GREEN GROUPS WANT TO SUPPORT REPUBLICANS BUT FIND FEW CANDIDATES TO ENDORSE

Voting Booth Photo Credit: Emile Wamsteker/Bloomberg

Environmental advocates would like to support more Republican candidates for federal office, but the party's swing rightward, especially on environmental and energy issues, has made it more difficult to find acceptable candidates to endorse.

The groups told Bloomberg BNA the environmental community doesn't want to be seen as only backing Democrats, but it won't support candidates unwilling to address climate change. The influx of outside, third-party spending from political action committees has made it harder for moderate Republicans to embrace pro-environment stances, the groups said during interviews in October.

“Every environmental group in the world is looking for a good Republican to support,” Heather Taylor-Miesle, director of the NRDC Action Fund, told Bloomberg BNA. “We would love to support more. That's a definite.”

That desire comes as many of the groups prepare for unprecedented spending in the midterm elections, with the overwhelming amount of spending going for Democrats. The League of Conservation Voters Action Fund intends to spend $25 million this cycle backing pro-environment candidates, and billionaire Tom Steyer's NextGen Climate Action Committee is expected to spend at least $50 million in 2014 races.

Environmental groups are endorsing few Republican candidates. The League of Conservation Voters Action Fund has endorsed Sen. Susan Collins (R-Maine) and Rep. Frank LoBiondo (R-N.J.) in their re-election contests; the Environmental Defense Action Committee is backing Collins and Rep. Chris Gibson (R-N.Y.); and the NRDC Action Fund is supporting Collins.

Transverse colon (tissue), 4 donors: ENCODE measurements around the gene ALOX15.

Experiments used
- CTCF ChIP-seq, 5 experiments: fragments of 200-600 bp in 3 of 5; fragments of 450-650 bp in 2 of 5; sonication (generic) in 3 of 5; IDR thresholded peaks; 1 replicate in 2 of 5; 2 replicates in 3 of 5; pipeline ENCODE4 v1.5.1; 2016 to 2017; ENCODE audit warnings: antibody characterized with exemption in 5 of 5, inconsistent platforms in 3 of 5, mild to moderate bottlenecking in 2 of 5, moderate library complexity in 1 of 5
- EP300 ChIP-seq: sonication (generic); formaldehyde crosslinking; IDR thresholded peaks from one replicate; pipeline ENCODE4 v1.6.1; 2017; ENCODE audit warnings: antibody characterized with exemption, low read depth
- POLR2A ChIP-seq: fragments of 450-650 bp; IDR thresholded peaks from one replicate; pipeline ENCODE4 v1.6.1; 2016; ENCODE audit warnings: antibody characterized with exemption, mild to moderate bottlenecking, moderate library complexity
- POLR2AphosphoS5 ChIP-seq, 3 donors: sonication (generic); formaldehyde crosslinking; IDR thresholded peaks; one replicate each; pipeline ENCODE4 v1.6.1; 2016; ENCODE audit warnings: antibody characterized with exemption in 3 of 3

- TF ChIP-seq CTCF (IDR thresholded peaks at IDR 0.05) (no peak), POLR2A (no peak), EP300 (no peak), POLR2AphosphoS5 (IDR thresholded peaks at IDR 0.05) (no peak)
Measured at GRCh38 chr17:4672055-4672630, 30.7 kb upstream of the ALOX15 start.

Changed Republican Party

The number of Republican endorsements by environmental groups has fallen dramatically over the past decade. Daniel J. Weiss of the League of Conservation Voters Action Fund said his organization used to endorse a dozen or more Republicans each cycle, but a changing national party has made that impossible.

“We have not changed our criteria for endorsing someone,” Weiss told Bloomberg BNA. “It's the federal Republican Party that has changed.”

In 2006, for example, the League of Conservation voters endorsed 15 Republicans: Sen. John McCain (Ariz.) and Reps. Nancy Johnson (Conn.), Chris Shays (Conn.), Rob Simmons (Conn.), Mike Castle (Del.), Mark Kirk (Ill.), Tim Johnson (Ill.), Jim Leach (Iowa), Vern Ehlers (Mich.), Joe Schwarz (Mich.), Jim Ramstad (Minn.), LoBiondo, Jim Saxton (N.J.), Sherwood “Sherry” Boehlert (N.Y.) and Sue Kelly (N.Y.).

Leach, who began serving in the House in 1977 and lost his re-election bid in 2006, told Bloomberg BNA in an e-mail that the loss of Republicans supportive of climate action could be due to the recent influx of outside spending in political campaigns.

“Corporate interests that mock the validity of science-based concerns for global warming appear to be siding disproportionately with one political party, while several large donors in the environmental community have opted to support the other,” said Leach, who now is a visiting professor of law at the University of Iowa. “There are few issues that should be more bipartisan than concern for the environment—the air we breathe, the water we drink and the oceans that define our borders.”

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